BOSTON — Today, the U.S. Environmental Protection Agency (EPA) and the National Highway Traffic Safety Administration (NHTSA) released for public comment their proposal to roll back the federal clean car standards. The clean car standards require automakers to limit the amount of pollution emitted by the vehicles they produce. The administration’s preferred proposal keeps vehicle standards flat beyond 2020, which is a reversal from the original program design that steadily increased the standards through 2026. At the same time, EPA is proposing to revoke the right of states to adopt more stringent vehicle emission standards set by California, which allows them to better protect their citizens by limiting pollution within their borders.

In response, Acadia Center has released the following statement:

“Today’s proposal from the EPA launches a two-pronged attack on Americans. The proposed rollback of federal clean car standards would do nothing but increase pollution and raise costs for consumers. It is compounded by a direct assault on the ability of states to protect the health of their citizens by adopting stricter vehicle emission standards – forcing states to swallow this dangerous rollback,” said Daniel Sosland, president of Acadia Center. “States combatting pollution must have the right to reduce tailpipe emissions within their boundaries, as the Clean Air Act intended. For over 40 years, states have had this explicit authority to protect their citizens’ health by reducing vehicle pollution.”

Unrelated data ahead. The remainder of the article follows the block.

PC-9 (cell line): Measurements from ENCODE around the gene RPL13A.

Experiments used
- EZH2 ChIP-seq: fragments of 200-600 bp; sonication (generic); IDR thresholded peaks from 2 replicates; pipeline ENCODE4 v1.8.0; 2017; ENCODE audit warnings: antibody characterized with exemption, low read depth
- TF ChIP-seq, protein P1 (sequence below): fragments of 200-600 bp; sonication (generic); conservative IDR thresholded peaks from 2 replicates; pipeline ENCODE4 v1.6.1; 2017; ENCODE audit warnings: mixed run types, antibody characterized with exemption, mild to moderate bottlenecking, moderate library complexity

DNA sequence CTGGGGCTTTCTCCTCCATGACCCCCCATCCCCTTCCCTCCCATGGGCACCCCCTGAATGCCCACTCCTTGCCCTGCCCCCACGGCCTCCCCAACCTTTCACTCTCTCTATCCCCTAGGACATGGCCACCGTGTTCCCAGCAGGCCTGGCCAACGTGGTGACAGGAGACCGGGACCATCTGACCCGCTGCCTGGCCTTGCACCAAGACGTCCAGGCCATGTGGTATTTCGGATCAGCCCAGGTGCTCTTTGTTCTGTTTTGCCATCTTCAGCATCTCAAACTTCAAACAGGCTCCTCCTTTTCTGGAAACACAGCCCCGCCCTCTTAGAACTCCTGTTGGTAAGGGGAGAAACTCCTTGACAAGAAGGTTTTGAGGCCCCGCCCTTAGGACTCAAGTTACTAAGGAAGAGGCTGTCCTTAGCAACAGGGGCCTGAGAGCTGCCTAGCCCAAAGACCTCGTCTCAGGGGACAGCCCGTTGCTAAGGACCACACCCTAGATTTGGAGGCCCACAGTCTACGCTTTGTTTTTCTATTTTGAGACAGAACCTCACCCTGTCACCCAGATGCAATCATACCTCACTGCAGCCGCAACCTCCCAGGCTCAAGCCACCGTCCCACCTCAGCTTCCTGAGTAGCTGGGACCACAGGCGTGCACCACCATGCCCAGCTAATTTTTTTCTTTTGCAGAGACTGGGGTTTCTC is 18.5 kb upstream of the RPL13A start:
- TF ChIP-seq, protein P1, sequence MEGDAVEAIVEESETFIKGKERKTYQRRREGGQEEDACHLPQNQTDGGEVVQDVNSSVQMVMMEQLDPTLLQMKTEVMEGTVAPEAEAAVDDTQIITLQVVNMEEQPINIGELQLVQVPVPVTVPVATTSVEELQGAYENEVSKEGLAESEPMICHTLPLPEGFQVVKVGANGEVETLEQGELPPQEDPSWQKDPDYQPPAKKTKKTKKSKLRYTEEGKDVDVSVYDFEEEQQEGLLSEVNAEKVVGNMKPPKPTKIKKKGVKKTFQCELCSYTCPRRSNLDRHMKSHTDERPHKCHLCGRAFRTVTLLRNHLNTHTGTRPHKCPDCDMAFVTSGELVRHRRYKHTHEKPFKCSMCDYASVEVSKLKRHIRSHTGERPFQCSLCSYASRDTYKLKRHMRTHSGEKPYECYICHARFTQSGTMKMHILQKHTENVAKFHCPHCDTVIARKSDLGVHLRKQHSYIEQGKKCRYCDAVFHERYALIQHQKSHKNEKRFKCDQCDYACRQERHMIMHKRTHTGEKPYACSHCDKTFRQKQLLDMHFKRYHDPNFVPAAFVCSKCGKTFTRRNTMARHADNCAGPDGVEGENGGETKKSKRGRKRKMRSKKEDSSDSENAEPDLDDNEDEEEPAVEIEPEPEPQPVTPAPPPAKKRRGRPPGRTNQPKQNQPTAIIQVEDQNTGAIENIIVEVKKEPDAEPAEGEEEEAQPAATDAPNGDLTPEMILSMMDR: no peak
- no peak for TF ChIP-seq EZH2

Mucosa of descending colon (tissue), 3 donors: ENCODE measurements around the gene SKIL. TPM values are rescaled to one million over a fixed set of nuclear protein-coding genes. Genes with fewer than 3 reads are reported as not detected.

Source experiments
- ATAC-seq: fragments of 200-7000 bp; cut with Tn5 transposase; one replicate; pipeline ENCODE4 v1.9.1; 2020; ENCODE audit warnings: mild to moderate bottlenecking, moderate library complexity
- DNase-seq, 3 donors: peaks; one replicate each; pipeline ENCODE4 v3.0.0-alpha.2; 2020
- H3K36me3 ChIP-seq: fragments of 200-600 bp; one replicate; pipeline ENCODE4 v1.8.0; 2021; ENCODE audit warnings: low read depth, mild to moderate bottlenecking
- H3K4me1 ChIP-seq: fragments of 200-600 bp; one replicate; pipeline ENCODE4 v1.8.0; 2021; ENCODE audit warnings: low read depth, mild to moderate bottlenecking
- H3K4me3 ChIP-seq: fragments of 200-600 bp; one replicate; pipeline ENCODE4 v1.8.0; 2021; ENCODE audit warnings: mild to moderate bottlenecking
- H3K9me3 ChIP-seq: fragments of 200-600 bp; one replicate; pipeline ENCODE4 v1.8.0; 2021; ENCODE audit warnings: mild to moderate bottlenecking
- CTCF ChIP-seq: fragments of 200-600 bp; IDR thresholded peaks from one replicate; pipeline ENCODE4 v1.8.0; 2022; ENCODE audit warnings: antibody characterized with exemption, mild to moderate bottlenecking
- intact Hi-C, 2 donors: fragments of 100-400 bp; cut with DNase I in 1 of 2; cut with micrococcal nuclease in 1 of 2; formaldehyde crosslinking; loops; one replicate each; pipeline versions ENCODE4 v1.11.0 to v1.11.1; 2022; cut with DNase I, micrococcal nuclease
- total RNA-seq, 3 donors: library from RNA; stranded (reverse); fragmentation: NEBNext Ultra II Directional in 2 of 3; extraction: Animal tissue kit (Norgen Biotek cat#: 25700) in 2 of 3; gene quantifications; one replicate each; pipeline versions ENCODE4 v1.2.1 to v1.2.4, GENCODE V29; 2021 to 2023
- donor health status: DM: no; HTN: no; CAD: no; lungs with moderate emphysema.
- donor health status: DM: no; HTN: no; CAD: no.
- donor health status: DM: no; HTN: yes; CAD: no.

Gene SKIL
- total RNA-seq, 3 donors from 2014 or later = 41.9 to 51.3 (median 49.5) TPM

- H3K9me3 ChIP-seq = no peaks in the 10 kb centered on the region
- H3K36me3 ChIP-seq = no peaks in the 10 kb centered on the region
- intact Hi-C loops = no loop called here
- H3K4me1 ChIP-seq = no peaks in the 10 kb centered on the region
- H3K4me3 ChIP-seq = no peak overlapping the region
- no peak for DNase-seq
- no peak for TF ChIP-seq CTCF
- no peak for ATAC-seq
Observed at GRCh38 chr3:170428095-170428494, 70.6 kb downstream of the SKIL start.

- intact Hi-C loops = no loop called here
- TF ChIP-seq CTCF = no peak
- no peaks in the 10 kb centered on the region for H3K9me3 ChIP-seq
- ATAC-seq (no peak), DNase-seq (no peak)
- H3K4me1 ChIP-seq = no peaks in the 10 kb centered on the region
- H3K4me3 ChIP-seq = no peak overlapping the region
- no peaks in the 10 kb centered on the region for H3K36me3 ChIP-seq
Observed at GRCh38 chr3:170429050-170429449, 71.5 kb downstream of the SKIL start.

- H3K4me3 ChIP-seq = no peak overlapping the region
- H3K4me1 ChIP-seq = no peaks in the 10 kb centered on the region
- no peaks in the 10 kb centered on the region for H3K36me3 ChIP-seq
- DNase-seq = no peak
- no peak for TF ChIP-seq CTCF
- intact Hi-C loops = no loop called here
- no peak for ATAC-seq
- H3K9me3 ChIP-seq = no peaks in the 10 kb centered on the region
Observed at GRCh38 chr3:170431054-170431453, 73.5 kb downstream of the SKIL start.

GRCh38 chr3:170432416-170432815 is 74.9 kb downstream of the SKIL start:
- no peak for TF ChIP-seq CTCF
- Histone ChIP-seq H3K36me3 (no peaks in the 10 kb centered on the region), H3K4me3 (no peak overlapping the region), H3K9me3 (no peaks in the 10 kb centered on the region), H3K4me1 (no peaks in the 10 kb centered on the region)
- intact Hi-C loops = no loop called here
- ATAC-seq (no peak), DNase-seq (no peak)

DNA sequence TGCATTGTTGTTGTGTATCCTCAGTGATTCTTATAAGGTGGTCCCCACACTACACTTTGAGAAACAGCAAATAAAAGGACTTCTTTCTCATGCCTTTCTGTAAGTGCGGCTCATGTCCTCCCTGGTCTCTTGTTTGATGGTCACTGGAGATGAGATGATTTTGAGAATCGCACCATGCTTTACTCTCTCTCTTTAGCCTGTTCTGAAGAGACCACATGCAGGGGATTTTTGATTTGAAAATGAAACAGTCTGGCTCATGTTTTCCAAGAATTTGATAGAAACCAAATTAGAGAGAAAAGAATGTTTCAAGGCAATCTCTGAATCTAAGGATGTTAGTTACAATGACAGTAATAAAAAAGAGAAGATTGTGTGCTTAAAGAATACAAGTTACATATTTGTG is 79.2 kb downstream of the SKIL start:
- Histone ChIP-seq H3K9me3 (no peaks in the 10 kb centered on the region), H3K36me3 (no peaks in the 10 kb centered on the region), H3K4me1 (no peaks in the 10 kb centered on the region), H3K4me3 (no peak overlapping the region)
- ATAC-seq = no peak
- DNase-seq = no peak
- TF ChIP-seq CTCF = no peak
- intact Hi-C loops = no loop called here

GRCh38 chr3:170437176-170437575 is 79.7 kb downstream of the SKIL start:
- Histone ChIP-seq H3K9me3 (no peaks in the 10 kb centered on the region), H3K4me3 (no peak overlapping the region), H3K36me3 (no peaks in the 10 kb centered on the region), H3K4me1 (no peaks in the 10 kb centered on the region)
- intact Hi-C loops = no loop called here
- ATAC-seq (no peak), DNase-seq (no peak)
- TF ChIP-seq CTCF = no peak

Under the Clean Air Act, states suffering from air pollution have the authority to put in place stronger limits on tailpipe pollution when federal standards fall short. Thirteen states, including most of the Northeast, and the District of Columbia are already exercising this right. Colorado just announced their intention to adopt more stringent clean car rules too. That means that states representing more than 118 million people and over a third of the automotive market are exercising this right.

“Today’s decision goes against the conclusion from experts that stringent clean car standards are in the best interest of all Americans, protecting them from unnecessarily high fuel costs, respiratory and other health problems caused by pollution, and climate change from greenhouse gas emissions,” said Emily Lewis, policy analyst at Acadia Center. ” Americans across the country are breathing easier because the clean car states’ commitment to delivering cleaner, more efficient cars to consumers.”

The Obama Administration approved the latest clean car standards in 2012, with the support of automakers and California. In January 2017, the EPA concluded that these standards are working, achievable, and should not be rolled back.

“Reducing pollution from the transportation sector was difficult before EPA undermined state efforts. The challenge is even greater now, but leadership states are up to the task,” said Jordan Stutt, Acadia Center’s Carbon Programs Director. “Last week eight Northeast states and Washington, D.C., convened a listening session, as part of an ongoing series of stakeholder meetings, to explore opportunities for regional collaboration to modernize and decarbonize the transportation sector. Given the federal rollbacks, it is more important than ever that these states advance ambitious policies to reduce pollution and enable investment in clean transportation.”

Media Contacts:

Emily Lewis, Policy Analyst, 860-246-7121 x207

Krysia Wazny, Communications Director, 617-742-0054 x107